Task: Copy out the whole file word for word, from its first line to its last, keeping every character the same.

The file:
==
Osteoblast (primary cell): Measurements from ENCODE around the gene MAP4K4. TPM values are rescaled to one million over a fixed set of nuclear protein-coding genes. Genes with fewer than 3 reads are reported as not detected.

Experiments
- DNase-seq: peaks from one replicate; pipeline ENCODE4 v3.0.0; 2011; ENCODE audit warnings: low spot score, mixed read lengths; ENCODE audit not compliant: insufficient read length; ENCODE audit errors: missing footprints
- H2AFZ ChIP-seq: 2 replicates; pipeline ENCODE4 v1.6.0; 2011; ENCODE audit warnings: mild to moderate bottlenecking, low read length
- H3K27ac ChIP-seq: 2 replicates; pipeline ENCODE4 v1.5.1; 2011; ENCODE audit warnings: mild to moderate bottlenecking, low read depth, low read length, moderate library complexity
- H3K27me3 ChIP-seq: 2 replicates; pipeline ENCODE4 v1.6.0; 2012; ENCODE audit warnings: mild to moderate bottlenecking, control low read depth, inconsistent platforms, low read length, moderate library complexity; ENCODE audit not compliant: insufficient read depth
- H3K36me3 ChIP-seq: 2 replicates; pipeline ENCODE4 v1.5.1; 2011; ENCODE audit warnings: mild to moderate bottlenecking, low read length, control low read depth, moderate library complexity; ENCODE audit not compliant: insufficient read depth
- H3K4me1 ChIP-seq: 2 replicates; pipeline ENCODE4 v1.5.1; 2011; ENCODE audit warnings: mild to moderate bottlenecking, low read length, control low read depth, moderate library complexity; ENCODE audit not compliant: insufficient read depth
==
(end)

Osteoblast (primary cell): Measurements from ENCODE around the gene MAP4K4. TPM values are rescaled to one million over a fixed set of nuclear protein-coding genes. Genes with fewer than 3 reads are reported as not detected.

Experiments
- DNase-seq: peaks from one replicate; pipeline ENCODE4 v3.0.0; 2011; ENCODE audit warnings: low spot score, mixed read lengths; ENCODE audit not compliant: insufficient read length; ENCODE audit errors: missing footprints
- H2AFZ ChIP-seq: 2 replicates; pipeline ENCODE4 v1.6.0; 2011; ENCODE audit warnings: mild to moderate bottlenecking, low read length
- H3K27ac ChIP-seq: 2 replicates; pipeline ENCODE4 v1.5.1; 2011; ENCODE audit warnings: mild to moderate bottlenecking, low read depth, low read length, moderate library complexity
- H3K27me3 ChIP-seq: 2 replicates; pipeline ENCODE4 v1.6.0; 2012; ENCODE audit warnings: mild to moderate bottlenecking, control low read depth, inconsistent platforms, low read length, moderate library complexity; ENCODE audit not compliant: insufficient read depth
- H3K36me3 ChIP-seq: 2 replicates; pipeline ENCODE4 v1.5.1; 2011; ENCODE audit warnings: mild to moderate bottlenecking, low read length, control low read depth, moderate library complexity; ENCODE audit not compliant: insufficient read depth
- H3K4me1 ChIP-seq: 2 replicates; pipeline ENCODE4 v1.5.1; 2011; ENCODE audit warnings: mild to moderate bottlenecking, low read length, control low read depth, moderate library complexity; ENCODE audit not compliant: insufficient read depth